Soldiers Against War The Story of the World War I Christmas Truce

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The Christmas
Truce, which occurred primarily between the British and German soldiers
along the Western Front in December 1914, is an event the official
histories of the "Great War" leave out, and the Orwellian
historians hide from the public. Stanley Weintraub has broken through
this barrier of silence and written a moving account of this significant
event by compiling letters sent home from the front, as well as
diaries of the soldiers involved. His book is entitled Silent
Night: The Story of the World War I Christmas Truce
. The
book contains many pictures of the actual events showing the opposing
forces mixing and celebrating together that first Christmas of the
war. This remarkable story begins to unfold, according to Weintraub,
on the morning of December 19, 1914:

Geoffrey Heinekey, new to the 2nd Queen's Westminster
Rifles, wrote to his mother, u2018A most extraordinary thing happened.
. . Some Germans came out and held up their hands and began to
take in some of their wounded and so we ourselves immediately
got out of our trenches and began bringing in our wounded also.
The Germans then beckoned to us and a lot of us went over and
talked to them and they helped us to bury our dead. This lasted
the whole morning and I talked to several of them and I must say
they seemed extraordinarily fine men . . . . It seemed too ironical
for words. There, the night before we had been having a terrific
battle and the morning after, there we were smoking their cigarettes
and they smoking ours." (p. 5)

Weintraub reports
that the French and Belgians reacted differently to the war and
with more emotion than the British in the beginning. The war was
occurring on their land and "The French had lived in an atmosphere
of revanche since 1870, when Alsace and Lorraine were seized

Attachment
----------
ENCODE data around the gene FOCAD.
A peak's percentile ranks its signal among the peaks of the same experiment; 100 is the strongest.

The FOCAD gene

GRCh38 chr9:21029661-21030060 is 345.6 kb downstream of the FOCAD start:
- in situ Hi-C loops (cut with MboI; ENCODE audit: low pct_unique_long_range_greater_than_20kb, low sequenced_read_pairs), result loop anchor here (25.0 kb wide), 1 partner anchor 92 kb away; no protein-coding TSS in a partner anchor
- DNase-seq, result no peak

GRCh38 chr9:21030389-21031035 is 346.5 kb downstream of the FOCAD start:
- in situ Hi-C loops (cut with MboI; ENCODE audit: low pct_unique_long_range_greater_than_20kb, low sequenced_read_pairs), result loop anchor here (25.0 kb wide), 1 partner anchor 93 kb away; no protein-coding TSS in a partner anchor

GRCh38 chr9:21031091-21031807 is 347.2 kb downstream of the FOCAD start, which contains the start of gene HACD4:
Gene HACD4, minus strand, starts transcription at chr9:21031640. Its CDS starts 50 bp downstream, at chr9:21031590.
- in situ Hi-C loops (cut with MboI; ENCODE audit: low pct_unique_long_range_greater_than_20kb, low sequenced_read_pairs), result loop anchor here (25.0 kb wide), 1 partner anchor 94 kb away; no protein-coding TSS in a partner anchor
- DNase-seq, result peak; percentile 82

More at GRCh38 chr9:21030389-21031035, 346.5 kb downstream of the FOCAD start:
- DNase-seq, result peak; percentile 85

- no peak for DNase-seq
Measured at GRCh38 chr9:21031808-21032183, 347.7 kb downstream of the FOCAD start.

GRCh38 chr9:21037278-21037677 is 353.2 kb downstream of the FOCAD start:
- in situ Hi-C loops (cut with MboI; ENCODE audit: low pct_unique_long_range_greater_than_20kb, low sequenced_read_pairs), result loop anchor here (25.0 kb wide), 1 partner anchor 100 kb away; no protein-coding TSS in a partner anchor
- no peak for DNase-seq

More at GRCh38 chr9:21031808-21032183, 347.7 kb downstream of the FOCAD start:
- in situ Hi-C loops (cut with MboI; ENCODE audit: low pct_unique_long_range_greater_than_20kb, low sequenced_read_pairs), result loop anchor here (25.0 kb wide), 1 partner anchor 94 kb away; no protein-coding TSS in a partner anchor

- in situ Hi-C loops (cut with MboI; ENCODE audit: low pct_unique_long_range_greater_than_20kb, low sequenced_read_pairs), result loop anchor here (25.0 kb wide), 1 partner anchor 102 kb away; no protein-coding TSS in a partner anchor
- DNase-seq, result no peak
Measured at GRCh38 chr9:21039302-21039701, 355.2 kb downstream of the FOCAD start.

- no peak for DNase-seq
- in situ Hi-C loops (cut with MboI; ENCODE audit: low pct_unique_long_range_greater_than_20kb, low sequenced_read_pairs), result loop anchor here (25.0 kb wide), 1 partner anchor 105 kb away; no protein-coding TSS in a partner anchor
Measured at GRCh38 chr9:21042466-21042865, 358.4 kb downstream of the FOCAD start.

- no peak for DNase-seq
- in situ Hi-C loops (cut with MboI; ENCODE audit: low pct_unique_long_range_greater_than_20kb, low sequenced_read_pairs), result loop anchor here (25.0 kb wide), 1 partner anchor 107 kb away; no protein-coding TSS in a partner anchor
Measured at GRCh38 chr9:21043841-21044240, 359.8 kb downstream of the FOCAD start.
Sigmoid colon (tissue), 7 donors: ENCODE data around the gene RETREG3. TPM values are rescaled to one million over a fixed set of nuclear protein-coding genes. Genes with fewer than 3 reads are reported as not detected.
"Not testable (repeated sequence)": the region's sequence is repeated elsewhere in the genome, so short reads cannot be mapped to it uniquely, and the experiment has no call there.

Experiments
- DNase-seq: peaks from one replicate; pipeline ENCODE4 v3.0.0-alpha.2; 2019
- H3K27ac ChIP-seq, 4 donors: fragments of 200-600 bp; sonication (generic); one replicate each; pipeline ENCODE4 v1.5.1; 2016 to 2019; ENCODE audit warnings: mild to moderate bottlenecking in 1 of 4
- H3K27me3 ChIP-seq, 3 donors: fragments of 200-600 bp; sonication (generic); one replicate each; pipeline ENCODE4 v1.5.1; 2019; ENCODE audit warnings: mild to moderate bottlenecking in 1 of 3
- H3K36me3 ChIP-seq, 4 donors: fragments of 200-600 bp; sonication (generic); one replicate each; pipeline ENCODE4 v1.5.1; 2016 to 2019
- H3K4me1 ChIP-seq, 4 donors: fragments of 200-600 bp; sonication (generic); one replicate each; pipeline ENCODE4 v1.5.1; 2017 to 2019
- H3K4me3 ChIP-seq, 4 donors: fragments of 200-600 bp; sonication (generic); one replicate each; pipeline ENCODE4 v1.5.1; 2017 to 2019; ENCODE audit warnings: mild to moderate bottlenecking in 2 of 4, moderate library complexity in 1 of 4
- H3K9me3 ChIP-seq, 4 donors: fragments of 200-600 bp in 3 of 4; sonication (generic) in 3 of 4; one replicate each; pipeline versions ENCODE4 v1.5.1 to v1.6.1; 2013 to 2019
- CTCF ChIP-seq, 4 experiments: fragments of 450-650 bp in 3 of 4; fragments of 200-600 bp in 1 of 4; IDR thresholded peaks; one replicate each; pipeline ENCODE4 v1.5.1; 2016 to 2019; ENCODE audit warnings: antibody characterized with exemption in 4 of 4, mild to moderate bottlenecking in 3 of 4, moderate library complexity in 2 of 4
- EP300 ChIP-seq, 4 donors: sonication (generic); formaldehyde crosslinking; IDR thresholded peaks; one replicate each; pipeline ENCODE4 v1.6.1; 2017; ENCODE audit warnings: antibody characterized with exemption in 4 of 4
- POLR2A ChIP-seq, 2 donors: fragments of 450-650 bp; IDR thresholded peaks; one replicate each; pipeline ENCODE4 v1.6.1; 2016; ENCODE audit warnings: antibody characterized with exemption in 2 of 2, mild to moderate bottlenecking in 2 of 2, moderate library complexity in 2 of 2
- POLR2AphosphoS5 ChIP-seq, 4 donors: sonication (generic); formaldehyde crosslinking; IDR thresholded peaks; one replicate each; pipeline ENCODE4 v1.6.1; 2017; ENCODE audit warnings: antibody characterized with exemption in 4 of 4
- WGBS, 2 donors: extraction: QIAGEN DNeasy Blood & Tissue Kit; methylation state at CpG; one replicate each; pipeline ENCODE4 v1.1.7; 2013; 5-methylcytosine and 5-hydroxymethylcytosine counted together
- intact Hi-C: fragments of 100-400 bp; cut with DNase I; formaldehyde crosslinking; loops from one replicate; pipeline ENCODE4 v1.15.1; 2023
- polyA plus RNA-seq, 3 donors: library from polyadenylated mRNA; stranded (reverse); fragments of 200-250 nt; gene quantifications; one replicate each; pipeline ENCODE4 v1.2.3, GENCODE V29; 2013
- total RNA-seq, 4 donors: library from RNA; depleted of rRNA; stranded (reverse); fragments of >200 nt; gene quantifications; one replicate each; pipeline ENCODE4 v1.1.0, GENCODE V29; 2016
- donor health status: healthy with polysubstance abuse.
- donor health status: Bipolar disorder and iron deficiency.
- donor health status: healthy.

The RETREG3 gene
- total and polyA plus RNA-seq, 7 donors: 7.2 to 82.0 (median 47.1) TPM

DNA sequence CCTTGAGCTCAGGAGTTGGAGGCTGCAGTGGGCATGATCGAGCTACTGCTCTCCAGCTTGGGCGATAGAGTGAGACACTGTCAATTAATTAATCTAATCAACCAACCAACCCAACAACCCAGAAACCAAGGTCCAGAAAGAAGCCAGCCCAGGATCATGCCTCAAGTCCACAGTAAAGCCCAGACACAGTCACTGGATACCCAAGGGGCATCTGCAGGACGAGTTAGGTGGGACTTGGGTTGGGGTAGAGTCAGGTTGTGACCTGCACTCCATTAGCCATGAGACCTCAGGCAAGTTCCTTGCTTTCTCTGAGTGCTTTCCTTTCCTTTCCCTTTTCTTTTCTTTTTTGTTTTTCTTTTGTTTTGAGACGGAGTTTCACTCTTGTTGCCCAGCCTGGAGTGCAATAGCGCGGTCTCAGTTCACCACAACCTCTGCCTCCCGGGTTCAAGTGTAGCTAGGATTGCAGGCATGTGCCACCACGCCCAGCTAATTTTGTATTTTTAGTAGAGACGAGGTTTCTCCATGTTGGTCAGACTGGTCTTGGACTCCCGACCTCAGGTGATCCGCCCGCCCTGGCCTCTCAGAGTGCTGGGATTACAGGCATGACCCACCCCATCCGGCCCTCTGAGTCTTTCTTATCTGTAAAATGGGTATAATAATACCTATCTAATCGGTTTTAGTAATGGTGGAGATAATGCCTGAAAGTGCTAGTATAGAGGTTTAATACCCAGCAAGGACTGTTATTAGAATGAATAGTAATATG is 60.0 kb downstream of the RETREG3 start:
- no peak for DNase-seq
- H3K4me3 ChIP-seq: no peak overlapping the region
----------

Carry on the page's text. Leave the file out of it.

by the Prussians" in a war declared by the French. (p. 4).
The British and German soldiers, however, saw little meaning in
the war as to them, and, after all, the British King and the German
Kaiser were both grandsons of Queen Victoria. Why should the Germans
and British be at war, or hating each other, because a royal couple
from Austria were killed by an assassin while they were visiting
in Bosnia? However, since August when the war started, hundreds
of thousands of soldiers had been killed, wounded or missing by
December 1914 (p. xvi).

It is estimated
that over eighty thousand young Germans had gone to England before
the war to be employed in such jobs as waiters, cooks, and cab drivers
and many spoke English very well. It appears that the Germans were
the instigators of this move towards a truce. So much interchange
had occurred across the lines by the time that Christmas Eve approached
that Brigadier General G.T. Forrestier-Walker issued a directive
forbidding fraternization:

it discourages initiative in commanders, and destroys offensive
spirit in all ranks . . . . Friendly intercourse with the enemy,
unofficial armistices and exchange of tobacco and other comforts,
however tempting and occasionally amusing they may be, are absolutely
prohibited." (p. 6–7).

Later strict
orders were issued that any fraternization would result in a court-martial.
Most of the seasoned German soldiers had been sent to the Russian